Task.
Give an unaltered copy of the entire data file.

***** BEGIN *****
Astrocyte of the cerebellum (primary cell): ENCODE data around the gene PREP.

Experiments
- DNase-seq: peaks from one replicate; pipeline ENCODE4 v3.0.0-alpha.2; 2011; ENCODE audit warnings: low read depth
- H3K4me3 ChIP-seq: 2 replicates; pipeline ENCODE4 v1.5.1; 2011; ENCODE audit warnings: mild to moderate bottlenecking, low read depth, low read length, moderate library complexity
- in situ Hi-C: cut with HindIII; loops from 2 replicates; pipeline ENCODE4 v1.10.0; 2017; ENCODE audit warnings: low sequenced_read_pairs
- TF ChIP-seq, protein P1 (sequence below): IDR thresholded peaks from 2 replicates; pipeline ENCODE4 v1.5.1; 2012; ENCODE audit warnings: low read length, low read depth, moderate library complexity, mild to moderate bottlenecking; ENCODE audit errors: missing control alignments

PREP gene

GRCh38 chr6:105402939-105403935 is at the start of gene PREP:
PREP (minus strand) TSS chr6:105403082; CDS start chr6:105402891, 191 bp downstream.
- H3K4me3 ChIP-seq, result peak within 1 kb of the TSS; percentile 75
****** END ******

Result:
Astrocyte of the cerebellum (primary cell): ENCODE data around the gene PREP.

Experiments
- DNase-seq: peaks from one replicate; pipeline ENCODE4 v3.0.0-alpha.2; 2011; ENCODE audit warnings: low read depth
- H3K4me3 ChIP-seq: 2 replicates; pipeline ENCODE4 v1.5.1; 2011; ENCODE audit warnings: mild to moderate bottlenecking, low read depth, low read length, moderate library complexity
- in situ Hi-C: cut with HindIII; loops from 2 replicates; pipeline ENCODE4 v1.10.0; 2017; ENCODE audit warnings: low sequenced_read_pairs
- TF ChIP-seq, protein P1 (sequence below): IDR thresholded peaks from 2 replicates; pipeline ENCODE4 v1.5.1; 2012; ENCODE audit warnings: low read length, low read depth, moderate library complexity, mild to moderate bottlenecking; ENCODE audit errors: missing control alignments

PREP gene

GRCh38 chr6:105402939-105403935 is at the start of gene PREP:
PREP (minus strand) TSS chr6:105403082; CDS start chr6:105402891, 191 bp downstream.
- H3K4me3 ChIP-seq, result peak within 1 kb of the TSS; percentile 75